Michael Peterson, David Cohn and Vihan Lakshman were all part of The Daily’s legendary 2013 recruiting class and all made immediate impacts with the organization from the starts of their careers. Tell them where you think they’ll be drafted at mrpeters ‘at’ stanford.edu, dmcohn ‘at’ stanford.edu and vihan ‘at’ stanford.edu.

About Michael Peterson

Michael Peterson is a senior staff writer at The Stanford Daily. He has served as a beat reporter for football, baseball and men’s soccer and also does play-by-play broadcasting of football and baseball for KZSU. Michael is a senior from Rancho Santa Margarita, California majoring in computer science. To contact him, please email him at mrpeters ‘at’ stanford.edu.

About David Cohn

David Cohn '15 is currently a Sports Desk Editor. He began his tenure at the Daily by serving as a senior staff writer for Stanford football and softball, and then rose to the position of assistant editor of staff development. He served as the Summer Managing Editor of Sports in 2014. David is a Biology major from Poway, California. In addition to his duties at the Daily, he serves as the lead play-by-play football and softball announcer for KZSU Live Stanford Radio 90.1 FM.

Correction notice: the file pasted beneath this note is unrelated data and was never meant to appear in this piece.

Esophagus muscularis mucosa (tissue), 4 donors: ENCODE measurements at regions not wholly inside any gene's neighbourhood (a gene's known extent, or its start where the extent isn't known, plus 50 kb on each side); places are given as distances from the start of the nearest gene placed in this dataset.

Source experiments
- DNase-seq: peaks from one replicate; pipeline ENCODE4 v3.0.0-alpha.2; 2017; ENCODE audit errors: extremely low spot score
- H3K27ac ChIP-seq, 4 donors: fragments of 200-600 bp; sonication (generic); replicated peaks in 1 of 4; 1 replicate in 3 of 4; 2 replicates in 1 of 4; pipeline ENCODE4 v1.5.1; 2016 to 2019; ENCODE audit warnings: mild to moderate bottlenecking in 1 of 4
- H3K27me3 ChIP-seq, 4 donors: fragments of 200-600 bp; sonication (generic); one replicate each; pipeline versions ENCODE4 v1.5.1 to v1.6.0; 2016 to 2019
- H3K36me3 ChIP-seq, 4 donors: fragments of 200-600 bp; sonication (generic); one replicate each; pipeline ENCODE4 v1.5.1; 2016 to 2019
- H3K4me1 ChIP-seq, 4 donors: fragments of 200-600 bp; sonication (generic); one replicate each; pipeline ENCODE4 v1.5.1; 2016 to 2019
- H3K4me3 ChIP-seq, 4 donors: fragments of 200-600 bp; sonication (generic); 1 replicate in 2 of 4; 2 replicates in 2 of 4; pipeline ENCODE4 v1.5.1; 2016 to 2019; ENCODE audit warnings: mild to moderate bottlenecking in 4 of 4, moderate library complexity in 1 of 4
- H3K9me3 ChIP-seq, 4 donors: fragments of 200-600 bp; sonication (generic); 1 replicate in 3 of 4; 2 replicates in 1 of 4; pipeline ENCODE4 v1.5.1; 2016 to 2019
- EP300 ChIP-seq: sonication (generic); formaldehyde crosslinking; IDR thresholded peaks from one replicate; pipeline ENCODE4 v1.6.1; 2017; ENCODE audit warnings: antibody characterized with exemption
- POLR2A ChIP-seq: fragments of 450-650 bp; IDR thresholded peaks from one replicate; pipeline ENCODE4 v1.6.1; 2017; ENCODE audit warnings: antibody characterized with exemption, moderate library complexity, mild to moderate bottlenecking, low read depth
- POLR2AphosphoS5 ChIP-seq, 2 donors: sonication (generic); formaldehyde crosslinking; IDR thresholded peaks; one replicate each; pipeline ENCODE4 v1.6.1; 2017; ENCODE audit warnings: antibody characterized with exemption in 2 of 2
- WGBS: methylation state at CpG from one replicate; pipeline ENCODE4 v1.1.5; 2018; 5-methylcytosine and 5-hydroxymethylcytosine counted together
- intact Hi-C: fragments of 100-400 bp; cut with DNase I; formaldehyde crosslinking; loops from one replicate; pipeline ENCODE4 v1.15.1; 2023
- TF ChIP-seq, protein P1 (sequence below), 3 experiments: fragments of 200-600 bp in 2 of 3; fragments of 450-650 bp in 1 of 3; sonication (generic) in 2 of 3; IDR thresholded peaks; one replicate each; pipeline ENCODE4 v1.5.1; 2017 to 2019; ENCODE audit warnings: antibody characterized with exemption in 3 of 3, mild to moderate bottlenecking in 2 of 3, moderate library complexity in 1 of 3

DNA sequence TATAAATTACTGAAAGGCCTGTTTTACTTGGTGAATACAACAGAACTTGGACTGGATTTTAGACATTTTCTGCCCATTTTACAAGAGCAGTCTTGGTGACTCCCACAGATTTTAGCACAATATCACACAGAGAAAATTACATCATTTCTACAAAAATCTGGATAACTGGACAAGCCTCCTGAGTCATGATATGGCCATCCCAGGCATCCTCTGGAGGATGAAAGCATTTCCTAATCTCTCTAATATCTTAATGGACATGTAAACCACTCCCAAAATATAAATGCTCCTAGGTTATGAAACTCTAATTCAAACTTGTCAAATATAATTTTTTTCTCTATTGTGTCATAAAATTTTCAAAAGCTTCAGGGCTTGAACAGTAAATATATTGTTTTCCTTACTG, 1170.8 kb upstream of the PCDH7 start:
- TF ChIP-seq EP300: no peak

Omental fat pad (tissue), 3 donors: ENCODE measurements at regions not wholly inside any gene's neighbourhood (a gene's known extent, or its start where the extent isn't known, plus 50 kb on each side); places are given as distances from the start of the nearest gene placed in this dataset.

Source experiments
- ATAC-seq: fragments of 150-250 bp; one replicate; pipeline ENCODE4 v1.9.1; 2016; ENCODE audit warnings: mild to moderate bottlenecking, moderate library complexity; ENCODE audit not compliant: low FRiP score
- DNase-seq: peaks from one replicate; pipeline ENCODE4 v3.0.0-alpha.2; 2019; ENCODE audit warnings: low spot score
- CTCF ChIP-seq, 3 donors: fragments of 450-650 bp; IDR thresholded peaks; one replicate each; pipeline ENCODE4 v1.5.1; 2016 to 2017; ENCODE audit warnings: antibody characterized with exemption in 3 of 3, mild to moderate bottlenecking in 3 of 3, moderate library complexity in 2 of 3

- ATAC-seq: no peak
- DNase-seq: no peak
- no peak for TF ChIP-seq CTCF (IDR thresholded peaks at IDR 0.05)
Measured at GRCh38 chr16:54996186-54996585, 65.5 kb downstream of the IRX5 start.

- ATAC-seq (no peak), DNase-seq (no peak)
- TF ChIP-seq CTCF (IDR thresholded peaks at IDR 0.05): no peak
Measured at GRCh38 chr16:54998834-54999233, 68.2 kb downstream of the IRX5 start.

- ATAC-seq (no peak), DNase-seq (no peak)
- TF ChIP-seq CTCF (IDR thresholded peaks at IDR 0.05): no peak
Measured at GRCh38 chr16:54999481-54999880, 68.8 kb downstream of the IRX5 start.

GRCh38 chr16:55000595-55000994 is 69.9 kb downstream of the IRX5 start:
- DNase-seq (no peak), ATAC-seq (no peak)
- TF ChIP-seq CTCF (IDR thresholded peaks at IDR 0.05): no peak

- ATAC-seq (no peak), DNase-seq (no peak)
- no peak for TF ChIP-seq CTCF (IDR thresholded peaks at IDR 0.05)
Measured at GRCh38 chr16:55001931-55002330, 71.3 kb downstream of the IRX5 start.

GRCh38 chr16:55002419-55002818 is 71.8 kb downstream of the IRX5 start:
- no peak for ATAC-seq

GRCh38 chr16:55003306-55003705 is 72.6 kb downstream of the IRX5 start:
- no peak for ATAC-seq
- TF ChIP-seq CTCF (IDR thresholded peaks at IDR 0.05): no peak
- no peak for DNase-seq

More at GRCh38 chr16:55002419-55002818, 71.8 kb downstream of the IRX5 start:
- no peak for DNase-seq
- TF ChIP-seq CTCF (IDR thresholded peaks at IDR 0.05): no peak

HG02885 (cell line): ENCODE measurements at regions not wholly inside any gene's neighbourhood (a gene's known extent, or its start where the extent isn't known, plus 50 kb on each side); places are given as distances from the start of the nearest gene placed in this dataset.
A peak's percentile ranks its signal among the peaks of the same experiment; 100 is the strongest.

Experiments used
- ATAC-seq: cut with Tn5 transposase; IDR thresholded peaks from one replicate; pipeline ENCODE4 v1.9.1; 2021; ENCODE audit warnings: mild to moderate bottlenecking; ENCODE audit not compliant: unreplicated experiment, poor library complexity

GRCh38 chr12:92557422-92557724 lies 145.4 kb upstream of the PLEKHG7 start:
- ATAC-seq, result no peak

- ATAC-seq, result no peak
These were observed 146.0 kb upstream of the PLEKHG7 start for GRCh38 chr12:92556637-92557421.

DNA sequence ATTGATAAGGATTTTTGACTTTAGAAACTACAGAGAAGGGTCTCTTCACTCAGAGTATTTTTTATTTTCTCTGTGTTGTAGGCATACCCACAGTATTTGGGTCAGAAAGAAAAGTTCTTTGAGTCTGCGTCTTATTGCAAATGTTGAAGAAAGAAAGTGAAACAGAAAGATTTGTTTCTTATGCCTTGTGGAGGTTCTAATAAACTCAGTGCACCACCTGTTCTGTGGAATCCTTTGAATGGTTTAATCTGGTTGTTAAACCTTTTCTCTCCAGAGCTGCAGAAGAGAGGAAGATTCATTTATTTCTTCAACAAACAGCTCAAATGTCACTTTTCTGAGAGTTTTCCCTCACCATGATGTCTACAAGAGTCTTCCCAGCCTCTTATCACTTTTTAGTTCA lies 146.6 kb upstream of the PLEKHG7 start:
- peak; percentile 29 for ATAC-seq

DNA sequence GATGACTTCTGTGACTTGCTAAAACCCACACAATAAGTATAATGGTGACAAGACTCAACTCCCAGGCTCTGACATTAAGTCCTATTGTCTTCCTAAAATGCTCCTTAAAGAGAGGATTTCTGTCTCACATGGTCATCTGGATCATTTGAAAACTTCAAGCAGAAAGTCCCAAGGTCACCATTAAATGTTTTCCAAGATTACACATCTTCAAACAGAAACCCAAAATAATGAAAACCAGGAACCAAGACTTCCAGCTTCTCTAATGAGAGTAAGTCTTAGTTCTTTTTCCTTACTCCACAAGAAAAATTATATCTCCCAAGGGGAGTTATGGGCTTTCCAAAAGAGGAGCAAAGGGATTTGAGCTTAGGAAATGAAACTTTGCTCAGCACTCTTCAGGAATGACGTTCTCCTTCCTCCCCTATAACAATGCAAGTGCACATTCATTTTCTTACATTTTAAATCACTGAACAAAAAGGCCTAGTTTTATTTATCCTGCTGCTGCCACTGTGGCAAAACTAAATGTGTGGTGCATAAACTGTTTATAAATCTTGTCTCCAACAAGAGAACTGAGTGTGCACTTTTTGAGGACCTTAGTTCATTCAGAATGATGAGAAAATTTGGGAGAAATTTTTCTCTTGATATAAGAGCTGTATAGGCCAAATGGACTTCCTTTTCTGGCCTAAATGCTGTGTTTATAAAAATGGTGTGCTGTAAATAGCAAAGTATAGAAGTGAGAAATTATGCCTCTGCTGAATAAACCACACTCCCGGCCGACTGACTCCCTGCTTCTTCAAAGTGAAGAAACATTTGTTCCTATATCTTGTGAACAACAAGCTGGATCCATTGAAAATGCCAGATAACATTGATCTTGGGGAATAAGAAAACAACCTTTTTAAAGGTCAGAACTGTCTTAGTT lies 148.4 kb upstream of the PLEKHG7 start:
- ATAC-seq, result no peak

About Vihan Lakshman

Vihan Lakshman's journey at The Stanford Daily came full-circle as he began his career as a football beat writer and now closes his time on The Farm in the same role. In between, he has served as an Opinions columnist and desk editor, a beat writer for Stanford baseball, and as a member of The Daily's Editorial Board. Vihan completed his undergraduate degree in Mathematical and Computational Science in 2016, and is currently pursuing a master's in Computational Mathematics. He also worked as a color commentator on KZSU football broadcasts during the 2015 season. To contact him, please send an email to vihan 'at' stanford.edu
  • Candid One

    This triumvirate shows very little respect for the Cardinal playbook. Alex Carter played part-time as a frosh because of his speed, athleticism–and his size. No incoming frosh in the secondary has that combination. Maybe Christian McCaffrey has a shot in the backfield–if he can block…which is also a basis for playing time as a receiver. McCaffrey’s size is an advantage as well as his speed but the playbook and pass protection constitute daunting standards. Chryst is a redshirt unless two QBs go down for the season. Even Andrew Luck was a redshirt and it took Hogan a season and a half to begin grasping their playbook. High school might as well be Pop Warner when making the transition to PAC-12 football behind the Stanford playbook. Only fantasy can accommodate that transition as most of your prognostications would have it.